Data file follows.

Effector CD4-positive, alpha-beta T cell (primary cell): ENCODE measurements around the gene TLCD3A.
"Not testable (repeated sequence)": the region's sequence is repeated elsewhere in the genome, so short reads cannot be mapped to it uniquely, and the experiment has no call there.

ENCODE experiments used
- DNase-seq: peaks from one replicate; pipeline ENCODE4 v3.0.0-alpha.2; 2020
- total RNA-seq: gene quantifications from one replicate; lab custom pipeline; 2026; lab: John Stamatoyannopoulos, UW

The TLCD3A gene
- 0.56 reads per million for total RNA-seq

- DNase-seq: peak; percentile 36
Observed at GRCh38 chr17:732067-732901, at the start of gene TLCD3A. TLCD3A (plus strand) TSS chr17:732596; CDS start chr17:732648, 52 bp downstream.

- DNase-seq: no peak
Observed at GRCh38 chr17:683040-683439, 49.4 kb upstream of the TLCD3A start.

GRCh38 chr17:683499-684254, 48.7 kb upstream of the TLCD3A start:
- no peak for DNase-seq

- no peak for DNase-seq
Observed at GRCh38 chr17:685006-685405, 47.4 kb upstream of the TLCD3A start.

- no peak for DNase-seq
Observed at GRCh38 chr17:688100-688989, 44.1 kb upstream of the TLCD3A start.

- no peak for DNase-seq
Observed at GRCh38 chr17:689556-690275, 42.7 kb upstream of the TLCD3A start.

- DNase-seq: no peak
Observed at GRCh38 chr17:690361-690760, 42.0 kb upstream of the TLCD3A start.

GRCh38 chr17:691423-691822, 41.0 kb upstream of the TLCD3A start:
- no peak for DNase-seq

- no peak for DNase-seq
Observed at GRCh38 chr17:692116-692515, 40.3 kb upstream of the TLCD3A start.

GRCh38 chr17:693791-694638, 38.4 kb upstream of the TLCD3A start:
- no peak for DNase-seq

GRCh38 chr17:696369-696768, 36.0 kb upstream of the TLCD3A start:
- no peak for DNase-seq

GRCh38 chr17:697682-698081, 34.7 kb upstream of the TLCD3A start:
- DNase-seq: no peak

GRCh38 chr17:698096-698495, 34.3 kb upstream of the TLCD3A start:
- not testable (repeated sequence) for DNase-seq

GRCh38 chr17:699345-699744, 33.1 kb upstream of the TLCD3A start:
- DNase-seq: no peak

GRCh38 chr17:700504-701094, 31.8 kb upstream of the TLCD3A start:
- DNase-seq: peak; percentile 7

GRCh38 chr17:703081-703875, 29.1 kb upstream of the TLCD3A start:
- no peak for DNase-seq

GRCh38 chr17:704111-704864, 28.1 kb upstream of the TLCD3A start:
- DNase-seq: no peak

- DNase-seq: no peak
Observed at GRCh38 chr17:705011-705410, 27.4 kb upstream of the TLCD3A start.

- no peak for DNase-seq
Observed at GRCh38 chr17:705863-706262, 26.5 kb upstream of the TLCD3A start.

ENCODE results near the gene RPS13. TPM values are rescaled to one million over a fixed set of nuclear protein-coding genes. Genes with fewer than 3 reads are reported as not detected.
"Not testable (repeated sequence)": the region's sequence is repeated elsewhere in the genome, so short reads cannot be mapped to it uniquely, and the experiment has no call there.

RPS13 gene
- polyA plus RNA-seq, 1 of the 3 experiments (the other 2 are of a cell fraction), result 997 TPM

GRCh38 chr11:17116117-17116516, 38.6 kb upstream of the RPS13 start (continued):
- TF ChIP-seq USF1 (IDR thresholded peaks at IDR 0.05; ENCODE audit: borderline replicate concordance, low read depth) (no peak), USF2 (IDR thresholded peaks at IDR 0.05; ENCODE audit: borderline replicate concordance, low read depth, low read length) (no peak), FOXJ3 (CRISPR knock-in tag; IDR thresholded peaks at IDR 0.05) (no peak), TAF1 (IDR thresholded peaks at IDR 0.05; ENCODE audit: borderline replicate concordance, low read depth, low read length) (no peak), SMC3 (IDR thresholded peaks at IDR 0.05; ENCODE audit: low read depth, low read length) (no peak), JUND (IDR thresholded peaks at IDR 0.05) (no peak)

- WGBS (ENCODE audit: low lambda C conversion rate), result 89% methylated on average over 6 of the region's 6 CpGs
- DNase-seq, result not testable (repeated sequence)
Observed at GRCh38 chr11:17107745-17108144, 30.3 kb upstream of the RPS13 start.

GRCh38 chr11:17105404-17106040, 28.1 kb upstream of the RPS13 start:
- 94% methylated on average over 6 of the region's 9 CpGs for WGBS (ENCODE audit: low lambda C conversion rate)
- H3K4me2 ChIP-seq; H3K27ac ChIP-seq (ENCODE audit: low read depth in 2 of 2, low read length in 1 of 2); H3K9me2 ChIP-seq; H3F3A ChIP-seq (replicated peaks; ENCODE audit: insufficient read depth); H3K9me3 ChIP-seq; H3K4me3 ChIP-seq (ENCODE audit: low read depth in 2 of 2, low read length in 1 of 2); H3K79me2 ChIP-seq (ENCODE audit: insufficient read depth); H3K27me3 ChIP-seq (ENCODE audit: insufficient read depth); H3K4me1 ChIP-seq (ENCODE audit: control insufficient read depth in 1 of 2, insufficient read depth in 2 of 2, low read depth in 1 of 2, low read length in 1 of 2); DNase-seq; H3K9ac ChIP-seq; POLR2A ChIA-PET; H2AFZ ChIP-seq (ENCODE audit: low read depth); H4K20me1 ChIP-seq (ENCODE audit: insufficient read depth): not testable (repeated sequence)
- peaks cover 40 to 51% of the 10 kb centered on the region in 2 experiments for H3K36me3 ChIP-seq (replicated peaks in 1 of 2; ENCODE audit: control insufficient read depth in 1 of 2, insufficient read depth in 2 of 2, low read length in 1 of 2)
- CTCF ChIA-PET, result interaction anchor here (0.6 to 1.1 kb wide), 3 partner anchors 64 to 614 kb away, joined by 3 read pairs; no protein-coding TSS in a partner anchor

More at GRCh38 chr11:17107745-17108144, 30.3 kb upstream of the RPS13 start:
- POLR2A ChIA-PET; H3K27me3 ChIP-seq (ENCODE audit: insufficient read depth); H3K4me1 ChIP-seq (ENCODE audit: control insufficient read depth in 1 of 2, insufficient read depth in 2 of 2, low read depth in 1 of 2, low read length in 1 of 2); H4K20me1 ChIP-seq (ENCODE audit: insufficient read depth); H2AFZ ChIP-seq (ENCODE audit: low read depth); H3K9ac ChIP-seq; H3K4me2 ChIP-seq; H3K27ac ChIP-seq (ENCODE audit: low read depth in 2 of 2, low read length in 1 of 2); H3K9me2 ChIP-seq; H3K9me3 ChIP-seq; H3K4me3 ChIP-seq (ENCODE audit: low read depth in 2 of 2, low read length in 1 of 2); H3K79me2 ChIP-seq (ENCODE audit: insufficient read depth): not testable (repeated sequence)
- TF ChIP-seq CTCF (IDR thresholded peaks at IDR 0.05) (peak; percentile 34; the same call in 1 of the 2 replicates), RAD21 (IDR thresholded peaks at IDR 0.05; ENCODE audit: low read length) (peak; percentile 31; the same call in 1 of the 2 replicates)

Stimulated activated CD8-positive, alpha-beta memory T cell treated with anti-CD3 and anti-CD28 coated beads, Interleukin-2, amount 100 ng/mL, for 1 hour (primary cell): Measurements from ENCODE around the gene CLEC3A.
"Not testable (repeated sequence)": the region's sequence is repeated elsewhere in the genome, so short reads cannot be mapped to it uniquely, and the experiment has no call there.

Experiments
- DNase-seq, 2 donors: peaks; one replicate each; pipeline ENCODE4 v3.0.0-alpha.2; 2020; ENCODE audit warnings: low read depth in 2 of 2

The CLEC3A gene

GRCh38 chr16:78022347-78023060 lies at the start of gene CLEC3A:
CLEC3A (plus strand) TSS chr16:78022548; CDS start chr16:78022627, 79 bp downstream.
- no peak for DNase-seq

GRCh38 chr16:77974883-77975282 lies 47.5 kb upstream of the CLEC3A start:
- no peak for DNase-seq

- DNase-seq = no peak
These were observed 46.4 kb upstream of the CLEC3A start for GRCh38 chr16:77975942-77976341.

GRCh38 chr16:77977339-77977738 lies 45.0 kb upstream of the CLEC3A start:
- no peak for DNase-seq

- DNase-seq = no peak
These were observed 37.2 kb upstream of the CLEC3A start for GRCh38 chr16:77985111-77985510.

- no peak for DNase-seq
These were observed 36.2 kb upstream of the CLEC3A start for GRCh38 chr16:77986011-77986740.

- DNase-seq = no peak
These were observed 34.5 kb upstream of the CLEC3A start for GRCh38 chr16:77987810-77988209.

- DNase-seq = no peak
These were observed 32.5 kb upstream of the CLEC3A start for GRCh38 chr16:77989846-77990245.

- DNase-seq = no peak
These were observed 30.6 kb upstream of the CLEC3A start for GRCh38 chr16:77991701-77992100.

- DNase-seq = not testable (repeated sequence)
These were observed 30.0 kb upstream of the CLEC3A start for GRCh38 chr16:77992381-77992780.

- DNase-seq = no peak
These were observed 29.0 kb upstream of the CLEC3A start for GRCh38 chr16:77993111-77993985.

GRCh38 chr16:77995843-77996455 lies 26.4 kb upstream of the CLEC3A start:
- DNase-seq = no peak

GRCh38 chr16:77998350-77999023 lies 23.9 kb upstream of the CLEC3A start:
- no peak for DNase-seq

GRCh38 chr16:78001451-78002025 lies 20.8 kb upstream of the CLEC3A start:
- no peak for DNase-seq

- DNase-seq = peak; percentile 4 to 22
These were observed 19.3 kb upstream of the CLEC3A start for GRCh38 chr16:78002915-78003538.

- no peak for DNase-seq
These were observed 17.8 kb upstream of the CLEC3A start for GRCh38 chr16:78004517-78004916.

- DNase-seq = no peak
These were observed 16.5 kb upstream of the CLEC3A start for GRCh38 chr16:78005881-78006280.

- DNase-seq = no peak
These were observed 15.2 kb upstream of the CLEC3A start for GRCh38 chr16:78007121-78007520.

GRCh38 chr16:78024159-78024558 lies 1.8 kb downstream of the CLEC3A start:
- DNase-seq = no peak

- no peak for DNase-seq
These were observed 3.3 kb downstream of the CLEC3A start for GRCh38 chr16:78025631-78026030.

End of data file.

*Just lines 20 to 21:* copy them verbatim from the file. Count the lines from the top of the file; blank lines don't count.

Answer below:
- DNase-seq: no peak
Observed at GRCh38 chr17:690361-690760, 42.0 kb upstream of the TLCD3A start.